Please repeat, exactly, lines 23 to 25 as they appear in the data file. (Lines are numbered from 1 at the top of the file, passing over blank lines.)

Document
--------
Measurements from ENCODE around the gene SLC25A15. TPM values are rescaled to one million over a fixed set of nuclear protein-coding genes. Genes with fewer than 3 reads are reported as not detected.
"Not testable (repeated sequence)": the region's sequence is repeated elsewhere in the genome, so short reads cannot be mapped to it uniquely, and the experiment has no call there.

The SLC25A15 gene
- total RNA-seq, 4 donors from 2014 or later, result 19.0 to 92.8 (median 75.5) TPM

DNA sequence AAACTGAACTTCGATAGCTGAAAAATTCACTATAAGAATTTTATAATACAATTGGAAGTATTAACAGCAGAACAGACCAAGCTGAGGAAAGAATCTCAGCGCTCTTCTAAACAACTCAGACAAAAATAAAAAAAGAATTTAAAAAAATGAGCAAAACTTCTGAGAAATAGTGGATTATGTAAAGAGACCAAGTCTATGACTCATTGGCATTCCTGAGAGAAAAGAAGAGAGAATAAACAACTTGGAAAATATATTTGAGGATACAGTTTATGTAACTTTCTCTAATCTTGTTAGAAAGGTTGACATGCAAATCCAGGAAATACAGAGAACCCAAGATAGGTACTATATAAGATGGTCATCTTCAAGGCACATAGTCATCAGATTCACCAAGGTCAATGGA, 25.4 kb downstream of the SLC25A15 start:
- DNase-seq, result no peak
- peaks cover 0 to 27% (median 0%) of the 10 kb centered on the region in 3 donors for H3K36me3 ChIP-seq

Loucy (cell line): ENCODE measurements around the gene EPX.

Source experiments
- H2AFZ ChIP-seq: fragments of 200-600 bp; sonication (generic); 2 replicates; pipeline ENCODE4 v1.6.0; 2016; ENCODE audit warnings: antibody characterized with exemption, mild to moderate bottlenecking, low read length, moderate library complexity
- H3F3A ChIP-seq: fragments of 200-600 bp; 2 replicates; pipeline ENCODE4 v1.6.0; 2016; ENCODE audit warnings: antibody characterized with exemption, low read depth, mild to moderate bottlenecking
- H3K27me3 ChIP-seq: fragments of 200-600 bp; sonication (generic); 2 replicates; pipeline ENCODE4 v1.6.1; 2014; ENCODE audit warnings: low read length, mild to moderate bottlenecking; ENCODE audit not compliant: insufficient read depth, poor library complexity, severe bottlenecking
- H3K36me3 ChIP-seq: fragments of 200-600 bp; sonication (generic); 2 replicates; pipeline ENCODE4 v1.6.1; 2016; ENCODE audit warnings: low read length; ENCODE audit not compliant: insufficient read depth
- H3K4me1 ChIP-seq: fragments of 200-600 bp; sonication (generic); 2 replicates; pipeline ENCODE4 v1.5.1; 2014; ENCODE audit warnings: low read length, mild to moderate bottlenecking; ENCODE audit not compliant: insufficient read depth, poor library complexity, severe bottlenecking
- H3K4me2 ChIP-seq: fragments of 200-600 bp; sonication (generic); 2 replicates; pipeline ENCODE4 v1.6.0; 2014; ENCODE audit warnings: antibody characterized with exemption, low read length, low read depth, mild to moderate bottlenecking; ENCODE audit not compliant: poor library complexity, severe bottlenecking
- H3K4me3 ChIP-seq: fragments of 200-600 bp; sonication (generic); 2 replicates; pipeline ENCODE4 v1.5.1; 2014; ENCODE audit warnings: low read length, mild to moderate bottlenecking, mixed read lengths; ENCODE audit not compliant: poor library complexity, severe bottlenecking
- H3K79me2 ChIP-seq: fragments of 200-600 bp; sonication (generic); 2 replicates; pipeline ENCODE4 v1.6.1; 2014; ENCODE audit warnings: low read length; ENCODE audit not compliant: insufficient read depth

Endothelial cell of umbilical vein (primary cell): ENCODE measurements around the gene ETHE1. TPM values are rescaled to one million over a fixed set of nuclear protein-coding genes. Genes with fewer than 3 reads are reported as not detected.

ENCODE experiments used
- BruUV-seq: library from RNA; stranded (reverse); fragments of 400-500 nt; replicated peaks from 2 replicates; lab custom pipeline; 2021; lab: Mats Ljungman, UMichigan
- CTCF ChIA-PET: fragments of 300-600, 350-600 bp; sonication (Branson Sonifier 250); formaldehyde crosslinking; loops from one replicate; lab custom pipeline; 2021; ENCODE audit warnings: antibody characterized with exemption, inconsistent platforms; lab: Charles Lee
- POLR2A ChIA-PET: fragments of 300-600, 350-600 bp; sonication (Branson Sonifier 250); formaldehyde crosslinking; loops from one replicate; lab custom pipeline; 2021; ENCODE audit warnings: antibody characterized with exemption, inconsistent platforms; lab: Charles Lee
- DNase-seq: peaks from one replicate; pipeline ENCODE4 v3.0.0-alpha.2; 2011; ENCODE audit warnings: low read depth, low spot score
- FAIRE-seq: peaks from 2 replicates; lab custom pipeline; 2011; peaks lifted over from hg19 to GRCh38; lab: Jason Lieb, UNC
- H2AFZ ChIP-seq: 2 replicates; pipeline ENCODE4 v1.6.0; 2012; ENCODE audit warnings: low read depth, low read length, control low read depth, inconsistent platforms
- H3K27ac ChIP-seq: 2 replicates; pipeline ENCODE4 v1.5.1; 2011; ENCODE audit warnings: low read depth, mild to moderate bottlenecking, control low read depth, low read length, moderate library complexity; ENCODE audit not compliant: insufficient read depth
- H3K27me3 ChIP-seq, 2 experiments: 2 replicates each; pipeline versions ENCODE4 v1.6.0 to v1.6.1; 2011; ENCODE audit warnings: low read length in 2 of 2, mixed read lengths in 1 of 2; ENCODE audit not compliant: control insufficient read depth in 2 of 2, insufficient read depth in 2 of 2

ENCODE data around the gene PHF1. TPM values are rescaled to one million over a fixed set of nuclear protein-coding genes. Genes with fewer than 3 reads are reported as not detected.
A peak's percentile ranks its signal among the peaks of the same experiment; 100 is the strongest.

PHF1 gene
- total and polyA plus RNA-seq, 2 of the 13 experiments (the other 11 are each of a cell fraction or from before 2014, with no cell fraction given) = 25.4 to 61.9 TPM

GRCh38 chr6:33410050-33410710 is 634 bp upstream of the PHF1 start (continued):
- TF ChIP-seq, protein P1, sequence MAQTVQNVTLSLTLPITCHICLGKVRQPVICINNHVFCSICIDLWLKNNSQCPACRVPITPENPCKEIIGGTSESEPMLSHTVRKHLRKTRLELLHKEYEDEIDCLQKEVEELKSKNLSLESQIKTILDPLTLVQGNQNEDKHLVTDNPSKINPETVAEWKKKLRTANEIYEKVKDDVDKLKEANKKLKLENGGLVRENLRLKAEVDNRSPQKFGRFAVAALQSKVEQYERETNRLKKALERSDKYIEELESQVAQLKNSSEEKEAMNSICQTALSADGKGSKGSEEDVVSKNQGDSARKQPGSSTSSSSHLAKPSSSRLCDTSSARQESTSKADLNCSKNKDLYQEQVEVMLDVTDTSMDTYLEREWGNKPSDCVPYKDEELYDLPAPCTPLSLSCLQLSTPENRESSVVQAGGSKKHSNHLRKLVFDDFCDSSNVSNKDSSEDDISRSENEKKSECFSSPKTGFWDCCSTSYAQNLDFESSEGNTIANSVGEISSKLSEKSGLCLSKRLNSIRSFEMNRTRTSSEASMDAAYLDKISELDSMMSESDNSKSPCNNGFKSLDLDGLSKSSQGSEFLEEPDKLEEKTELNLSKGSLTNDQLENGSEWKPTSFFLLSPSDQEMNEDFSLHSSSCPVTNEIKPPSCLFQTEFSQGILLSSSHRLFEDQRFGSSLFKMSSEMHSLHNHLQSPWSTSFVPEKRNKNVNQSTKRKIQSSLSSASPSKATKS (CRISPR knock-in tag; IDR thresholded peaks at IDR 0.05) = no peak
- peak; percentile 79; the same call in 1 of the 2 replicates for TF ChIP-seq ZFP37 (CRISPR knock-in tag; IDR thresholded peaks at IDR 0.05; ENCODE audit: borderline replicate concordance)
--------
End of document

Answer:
- DNase-seq: peaks from one replicate; pipeline ENCODE4 v3.0.0-alpha.2; 2011; ENCODE audit warnings: low read depth, low spot score
- FAIRE-seq: peaks from 2 replicates; lab custom pipeline; 2011; peaks lifted over from hg19 to GRCh38; lab: Jason Lieb, UNC
- H2AFZ ChIP-seq: 2 replicates; pipeline ENCODE4 v1.6.0; 2012; ENCODE audit warnings: low read depth, low read length, control low read depth, inconsistent platforms